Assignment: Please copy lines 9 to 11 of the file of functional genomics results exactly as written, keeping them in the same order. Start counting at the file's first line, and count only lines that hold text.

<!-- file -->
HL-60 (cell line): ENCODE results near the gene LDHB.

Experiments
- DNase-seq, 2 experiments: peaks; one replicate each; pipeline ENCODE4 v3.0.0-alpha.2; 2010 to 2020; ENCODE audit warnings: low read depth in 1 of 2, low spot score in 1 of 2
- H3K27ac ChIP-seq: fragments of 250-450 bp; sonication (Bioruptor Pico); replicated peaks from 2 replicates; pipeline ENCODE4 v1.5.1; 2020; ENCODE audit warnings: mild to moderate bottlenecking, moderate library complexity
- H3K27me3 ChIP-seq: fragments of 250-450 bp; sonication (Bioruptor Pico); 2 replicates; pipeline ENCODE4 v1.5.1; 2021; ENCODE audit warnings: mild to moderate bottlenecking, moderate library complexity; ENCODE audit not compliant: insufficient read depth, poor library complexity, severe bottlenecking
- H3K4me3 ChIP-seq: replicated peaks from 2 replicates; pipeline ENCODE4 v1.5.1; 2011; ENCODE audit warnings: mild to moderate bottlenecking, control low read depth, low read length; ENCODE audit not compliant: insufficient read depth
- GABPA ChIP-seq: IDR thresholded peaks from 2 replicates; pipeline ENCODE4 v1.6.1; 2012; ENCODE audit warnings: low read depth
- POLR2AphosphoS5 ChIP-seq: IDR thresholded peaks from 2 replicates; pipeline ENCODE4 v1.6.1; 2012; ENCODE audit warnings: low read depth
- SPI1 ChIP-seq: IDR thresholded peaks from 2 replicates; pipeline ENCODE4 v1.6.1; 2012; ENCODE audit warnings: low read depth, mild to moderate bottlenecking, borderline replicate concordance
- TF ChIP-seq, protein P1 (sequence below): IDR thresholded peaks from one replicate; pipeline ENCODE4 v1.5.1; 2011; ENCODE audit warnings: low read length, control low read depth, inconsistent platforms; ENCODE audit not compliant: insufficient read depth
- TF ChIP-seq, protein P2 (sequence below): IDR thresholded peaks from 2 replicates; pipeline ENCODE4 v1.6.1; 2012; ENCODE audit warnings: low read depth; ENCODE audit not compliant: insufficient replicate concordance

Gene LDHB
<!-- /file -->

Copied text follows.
- SPI1 ChIP-seq: IDR thresholded peaks from 2 replicates; pipeline ENCODE4 v1.6.1; 2012; ENCODE audit warnings: low read depth, mild to moderate bottlenecking, borderline replicate concordance
- TF ChIP-seq, protein P1 (sequence below): IDR thresholded peaks from one replicate; pipeline ENCODE4 v1.5.1; 2011; ENCODE audit warnings: low read length, control low read depth, inconsistent platforms; ENCODE audit not compliant: insufficient read depth
- TF ChIP-seq, protein P2 (sequence below): IDR thresholded peaks from 2 replicates; pipeline ENCODE4 v1.6.1; 2012; ENCODE audit warnings: low read depth; ENCODE audit not compliant: insufficient replicate concordance